Nissan (NSANY) shareholders bid the stock 5.5% higher on Monday, displaying their enthusiasm for the automaker's plan to spend up to $3.5 billion of cash buying back 300 million shares through year's end.
Shareholders of Renault, the French automaker that owns a 43.4% voting stake in Nissan, also cheered the buyback. Renault shares also climbed 5% before retreating on news of the share buyback.
Besides increasing the market capitalization of both companies, Nissan's buyback could soothe rising tensions among stakeholders in France and in Nissan's home base in Japan. Since the partnership was formed in 1999, it has become one of the unlikely success stories of the global auto industry.
Last fall, the French socialist government of Francois Hollande moved to increase the government's stake in Renault and was thought to be exploring a takeover of Nissan. The Japanese government and Nissan management were alarmed. Finally, the French stood down, relieving the pressure.
But Nissan's stock, instead of gaining strength, unexpectedly has dropped more than 24% year to date, in part due to the strengthening yen, which hurts Japanese exporters.
Nissan, whose near financial collapse prompted Renault's rescue so many years ago, no longer fits the role of junior partner. It has passed Honda in terms of North American sales and is a major force in China. France, meanwhile, remains the only market where Renault remains dominant. Renault is the world's 11th-largest automaker; Nissan is sixth; together, they form the fourth-largest maker of vehicles.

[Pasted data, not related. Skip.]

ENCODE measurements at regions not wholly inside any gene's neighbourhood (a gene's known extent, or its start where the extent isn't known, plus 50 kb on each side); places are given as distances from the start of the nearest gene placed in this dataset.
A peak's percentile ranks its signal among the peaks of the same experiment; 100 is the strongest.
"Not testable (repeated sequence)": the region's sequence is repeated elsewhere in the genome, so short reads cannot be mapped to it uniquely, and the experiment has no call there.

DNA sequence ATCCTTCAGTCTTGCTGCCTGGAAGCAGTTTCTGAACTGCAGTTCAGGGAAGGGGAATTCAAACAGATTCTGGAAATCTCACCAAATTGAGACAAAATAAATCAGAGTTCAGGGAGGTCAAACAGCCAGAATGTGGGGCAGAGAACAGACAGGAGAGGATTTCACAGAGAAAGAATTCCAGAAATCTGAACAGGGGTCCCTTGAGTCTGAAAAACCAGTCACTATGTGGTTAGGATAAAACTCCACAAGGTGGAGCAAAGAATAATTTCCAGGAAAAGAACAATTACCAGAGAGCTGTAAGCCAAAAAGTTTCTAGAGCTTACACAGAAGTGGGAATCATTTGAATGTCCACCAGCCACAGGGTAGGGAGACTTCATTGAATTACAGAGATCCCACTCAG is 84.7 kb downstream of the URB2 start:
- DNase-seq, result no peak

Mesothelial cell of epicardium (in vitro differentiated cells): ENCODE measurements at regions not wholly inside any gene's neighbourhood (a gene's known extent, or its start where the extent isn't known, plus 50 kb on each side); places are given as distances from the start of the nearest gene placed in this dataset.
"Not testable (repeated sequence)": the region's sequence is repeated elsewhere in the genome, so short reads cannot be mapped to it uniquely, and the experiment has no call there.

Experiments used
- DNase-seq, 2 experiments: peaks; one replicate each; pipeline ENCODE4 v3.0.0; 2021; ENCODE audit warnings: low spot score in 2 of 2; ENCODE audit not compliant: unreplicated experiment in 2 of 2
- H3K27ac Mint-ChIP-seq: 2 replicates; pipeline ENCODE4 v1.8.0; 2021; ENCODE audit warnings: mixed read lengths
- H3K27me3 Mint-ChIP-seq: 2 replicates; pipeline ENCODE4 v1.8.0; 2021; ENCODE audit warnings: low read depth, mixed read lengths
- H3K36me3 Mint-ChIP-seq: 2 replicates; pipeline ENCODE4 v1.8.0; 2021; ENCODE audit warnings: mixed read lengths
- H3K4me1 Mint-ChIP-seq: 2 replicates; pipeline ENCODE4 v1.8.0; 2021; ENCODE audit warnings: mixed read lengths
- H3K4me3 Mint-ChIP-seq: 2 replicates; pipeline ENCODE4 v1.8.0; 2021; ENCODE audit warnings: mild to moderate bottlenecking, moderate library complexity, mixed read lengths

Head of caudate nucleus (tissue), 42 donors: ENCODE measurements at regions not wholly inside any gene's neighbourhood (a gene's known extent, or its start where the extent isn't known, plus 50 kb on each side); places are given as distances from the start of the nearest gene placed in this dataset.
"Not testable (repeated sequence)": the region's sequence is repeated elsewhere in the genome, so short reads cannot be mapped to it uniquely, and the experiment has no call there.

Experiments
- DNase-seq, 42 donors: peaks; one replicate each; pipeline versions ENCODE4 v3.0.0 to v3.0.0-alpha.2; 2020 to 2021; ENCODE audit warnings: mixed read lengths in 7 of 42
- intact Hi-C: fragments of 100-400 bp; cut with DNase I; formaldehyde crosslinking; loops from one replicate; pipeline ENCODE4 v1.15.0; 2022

The alliance, which encourages the two automakers to share designs, factories and other resources when mutually beneficial, has worked to the benefit of both parties, giving the global scale to compete with giants like General Motors and Volkswagen.
Automotive stocks in the U.S. lately have performed poorly because some analysts have suggested that U.S. profits will be hurt by discounting as pent-up demand from the global recession of 2008-2009 inevitably runs out, leading to lower sales.
Nikkie Lu, an analyst for Bloomberg Intelligence, said Nissan isn't bracing for a global recession, which some analysts have predicted. "You buy back your shares when you think they are hugely undervalued," she said. "The automotive industry is cyclical, but it's not as bad as people think."
Carlos Ghosn, who serves as CEO of Renault and Nissan, has been pushing closer integration of the two. He also has forged a smaller, significant partnership with Daimler, the German maker of Mercedes-Benz cars and Freightliner trucks.
Ghosn also has pushed Nissan to be a leader in battery-powered electric vehicles. The Nissan Leaf so far has yet to sell briskly in the U.S., China or elsewhere, though that could be about to change as new-generation batteries become lighter, cheaper and more powerful, endowing EVs with more range.
Doron Levin is the host of "In the Driver Seat," broadcast on SiriusXM Insight 121, Saturday at noon, encore Sunday at 9 a.m.
This article is commentary by an independent contributor. At the time of publication, the author held no positions in the stocks mentioned.